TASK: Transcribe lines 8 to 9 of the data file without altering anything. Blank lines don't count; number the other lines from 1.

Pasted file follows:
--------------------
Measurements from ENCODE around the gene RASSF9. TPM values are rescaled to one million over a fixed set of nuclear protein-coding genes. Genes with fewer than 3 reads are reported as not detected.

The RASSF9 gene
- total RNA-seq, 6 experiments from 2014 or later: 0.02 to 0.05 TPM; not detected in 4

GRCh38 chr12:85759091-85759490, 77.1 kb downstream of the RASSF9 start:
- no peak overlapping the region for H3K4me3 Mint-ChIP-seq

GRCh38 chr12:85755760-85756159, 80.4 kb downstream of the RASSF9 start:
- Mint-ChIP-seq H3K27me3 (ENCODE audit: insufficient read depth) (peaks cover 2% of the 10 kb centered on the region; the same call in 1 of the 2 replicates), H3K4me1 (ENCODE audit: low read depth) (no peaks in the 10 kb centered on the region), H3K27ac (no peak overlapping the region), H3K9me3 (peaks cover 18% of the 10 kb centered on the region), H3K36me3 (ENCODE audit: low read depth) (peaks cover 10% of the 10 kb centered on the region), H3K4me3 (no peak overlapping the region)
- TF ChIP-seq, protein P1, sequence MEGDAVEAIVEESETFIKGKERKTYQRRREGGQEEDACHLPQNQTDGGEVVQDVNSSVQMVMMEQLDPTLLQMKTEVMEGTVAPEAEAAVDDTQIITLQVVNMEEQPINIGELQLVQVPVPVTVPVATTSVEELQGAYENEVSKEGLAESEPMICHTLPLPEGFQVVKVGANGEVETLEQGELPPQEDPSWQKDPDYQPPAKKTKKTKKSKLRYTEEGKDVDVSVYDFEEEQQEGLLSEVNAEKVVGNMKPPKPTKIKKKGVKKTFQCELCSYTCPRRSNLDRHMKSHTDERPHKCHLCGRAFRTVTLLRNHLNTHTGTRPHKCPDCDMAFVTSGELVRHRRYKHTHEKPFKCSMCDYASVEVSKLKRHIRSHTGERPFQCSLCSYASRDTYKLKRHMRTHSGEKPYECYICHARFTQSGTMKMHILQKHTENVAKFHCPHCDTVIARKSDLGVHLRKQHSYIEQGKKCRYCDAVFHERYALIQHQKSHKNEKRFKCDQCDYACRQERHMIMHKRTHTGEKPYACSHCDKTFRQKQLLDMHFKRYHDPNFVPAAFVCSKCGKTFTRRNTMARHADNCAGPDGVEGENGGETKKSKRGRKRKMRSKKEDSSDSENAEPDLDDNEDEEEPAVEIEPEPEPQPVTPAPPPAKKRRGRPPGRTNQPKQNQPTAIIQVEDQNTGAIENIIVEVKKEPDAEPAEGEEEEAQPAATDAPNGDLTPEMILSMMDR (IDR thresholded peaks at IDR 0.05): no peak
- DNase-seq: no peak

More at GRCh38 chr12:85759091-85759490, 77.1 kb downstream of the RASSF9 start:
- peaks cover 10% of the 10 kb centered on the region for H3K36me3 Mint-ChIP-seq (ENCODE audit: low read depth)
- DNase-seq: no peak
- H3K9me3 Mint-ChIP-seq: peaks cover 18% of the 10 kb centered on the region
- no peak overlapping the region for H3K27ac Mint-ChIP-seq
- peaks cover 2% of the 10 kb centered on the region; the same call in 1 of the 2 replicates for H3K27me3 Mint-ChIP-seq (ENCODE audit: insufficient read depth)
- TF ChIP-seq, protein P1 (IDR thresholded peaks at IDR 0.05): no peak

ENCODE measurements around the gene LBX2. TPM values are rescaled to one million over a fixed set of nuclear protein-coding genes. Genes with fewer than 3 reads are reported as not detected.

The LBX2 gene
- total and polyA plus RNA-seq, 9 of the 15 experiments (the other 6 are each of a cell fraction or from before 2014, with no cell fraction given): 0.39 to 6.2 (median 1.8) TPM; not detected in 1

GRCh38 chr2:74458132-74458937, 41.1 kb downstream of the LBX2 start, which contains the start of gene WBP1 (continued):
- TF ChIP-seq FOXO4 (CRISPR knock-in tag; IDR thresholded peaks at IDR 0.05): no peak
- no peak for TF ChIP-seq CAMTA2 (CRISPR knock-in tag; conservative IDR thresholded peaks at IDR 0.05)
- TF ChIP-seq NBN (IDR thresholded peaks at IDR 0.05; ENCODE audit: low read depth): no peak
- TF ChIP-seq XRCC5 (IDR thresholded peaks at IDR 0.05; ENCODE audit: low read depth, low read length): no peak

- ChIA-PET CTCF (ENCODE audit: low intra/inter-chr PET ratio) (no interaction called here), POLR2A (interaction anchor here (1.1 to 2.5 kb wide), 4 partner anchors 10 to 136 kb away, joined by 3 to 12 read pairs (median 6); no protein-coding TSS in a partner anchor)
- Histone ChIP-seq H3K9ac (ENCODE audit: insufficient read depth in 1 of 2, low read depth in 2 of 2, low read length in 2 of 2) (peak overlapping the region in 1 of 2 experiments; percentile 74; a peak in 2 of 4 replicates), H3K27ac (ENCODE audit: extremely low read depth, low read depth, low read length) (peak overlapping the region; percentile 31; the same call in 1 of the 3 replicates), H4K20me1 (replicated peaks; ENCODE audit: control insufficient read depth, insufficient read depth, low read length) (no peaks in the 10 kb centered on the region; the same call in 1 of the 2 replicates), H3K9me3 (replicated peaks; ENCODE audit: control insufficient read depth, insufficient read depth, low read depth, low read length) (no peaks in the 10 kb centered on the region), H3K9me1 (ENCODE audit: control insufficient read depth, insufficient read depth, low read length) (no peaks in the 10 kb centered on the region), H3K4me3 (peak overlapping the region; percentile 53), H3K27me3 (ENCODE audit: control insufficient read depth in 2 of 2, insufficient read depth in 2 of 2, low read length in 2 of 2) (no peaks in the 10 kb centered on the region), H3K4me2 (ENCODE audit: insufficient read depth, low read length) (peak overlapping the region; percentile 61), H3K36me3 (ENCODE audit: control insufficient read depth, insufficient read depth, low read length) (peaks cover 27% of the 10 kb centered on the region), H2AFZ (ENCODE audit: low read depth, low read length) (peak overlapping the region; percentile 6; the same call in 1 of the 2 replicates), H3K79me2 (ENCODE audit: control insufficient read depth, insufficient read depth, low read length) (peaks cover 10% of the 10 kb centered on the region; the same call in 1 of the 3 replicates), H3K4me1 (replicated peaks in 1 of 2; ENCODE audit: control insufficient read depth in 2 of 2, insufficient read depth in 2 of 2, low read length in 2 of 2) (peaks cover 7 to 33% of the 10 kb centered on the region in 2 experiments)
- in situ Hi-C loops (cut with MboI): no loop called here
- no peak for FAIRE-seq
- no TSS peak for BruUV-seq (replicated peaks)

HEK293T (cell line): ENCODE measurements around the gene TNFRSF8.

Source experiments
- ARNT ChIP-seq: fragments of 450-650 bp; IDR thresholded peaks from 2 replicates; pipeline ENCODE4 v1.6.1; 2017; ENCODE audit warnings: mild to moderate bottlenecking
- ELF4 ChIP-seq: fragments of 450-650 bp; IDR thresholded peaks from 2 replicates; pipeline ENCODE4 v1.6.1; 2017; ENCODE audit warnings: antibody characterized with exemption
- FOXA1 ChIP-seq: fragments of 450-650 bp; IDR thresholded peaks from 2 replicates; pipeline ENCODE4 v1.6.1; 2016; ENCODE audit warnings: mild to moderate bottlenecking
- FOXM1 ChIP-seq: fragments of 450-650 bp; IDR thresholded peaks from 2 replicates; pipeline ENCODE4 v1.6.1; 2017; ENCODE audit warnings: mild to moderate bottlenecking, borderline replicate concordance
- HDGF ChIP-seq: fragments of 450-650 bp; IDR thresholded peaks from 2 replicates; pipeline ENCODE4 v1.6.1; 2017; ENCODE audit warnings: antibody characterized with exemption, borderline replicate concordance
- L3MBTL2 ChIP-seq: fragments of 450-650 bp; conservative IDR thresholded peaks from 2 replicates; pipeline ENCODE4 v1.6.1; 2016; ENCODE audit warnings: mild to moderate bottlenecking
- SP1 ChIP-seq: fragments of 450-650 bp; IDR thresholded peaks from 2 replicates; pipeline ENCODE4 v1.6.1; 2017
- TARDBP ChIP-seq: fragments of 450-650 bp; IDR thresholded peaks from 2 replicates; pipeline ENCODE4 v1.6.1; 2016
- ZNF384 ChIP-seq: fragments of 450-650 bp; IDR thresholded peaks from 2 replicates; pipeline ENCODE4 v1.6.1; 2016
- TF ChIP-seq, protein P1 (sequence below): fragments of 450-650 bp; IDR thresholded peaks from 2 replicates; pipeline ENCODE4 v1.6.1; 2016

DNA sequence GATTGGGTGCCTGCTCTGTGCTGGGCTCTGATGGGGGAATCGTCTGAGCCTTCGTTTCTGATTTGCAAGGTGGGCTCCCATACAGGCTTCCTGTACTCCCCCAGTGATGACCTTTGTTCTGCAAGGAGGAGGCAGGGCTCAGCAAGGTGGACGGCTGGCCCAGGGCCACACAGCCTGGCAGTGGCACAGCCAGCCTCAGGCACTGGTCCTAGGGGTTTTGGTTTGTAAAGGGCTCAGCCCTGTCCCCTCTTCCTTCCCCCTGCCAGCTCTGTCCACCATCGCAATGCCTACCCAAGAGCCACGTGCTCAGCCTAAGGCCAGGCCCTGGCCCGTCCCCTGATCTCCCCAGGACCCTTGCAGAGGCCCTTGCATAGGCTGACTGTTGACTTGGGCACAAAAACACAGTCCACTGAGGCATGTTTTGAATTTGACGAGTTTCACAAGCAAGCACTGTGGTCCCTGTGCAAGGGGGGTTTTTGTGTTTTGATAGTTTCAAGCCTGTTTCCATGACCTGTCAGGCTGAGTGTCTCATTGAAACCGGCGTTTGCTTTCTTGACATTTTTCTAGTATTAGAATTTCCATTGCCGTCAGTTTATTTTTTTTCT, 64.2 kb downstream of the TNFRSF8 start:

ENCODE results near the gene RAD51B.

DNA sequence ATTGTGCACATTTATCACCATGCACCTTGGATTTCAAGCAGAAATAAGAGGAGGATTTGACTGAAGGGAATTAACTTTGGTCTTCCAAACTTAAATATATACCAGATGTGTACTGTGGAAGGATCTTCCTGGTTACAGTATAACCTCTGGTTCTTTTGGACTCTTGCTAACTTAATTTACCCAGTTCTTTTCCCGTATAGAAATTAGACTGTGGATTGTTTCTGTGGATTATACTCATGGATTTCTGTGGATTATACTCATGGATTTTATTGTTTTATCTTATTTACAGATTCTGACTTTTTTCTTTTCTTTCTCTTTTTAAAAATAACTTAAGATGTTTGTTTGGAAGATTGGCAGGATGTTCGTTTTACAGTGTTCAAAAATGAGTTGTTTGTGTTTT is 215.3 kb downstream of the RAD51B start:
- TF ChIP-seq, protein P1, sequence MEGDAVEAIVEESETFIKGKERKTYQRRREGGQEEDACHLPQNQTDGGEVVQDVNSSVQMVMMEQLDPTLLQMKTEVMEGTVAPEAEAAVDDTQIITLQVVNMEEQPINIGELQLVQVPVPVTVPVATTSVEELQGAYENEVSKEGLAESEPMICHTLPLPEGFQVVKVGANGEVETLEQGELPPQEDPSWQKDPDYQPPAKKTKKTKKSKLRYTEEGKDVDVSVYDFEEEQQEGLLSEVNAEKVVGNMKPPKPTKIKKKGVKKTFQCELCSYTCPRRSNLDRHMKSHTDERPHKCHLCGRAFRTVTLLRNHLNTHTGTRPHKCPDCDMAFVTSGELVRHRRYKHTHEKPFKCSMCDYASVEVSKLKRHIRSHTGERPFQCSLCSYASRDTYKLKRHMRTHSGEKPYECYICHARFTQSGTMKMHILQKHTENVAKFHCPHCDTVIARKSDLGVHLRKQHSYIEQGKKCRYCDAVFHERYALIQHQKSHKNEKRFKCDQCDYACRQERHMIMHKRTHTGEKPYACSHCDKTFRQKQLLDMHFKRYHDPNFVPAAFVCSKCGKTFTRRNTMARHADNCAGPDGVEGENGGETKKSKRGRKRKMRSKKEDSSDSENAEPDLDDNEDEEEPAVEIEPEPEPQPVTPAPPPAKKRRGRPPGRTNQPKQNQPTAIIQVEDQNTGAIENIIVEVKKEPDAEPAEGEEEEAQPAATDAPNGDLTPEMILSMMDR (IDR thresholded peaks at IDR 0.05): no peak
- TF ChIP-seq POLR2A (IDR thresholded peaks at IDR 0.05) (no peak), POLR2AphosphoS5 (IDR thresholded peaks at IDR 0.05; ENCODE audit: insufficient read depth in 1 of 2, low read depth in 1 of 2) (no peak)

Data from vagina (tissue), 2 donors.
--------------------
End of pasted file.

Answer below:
- TF ChIP-seq, protein P1, sequence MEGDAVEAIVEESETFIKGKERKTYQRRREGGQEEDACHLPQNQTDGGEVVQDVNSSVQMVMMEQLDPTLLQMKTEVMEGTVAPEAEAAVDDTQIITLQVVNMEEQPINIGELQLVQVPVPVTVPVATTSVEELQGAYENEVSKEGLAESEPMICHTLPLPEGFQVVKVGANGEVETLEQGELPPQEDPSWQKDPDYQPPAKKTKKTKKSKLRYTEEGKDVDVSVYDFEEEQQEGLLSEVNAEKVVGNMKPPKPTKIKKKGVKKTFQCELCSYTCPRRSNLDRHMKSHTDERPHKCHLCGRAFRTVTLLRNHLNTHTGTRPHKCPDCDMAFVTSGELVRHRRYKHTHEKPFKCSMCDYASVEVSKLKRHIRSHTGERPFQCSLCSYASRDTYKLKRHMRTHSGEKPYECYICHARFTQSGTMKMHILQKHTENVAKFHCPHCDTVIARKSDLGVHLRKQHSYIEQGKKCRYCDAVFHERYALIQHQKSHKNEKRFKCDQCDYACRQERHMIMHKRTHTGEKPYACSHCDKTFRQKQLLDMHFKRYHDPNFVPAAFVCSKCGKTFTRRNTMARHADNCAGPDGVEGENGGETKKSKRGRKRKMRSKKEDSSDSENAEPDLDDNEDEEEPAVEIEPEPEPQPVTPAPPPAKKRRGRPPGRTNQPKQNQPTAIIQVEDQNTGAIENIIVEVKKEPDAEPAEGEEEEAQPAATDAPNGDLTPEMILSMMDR (IDR thresholded peaks at IDR 0.05): no peak
- DNase-seq: no peak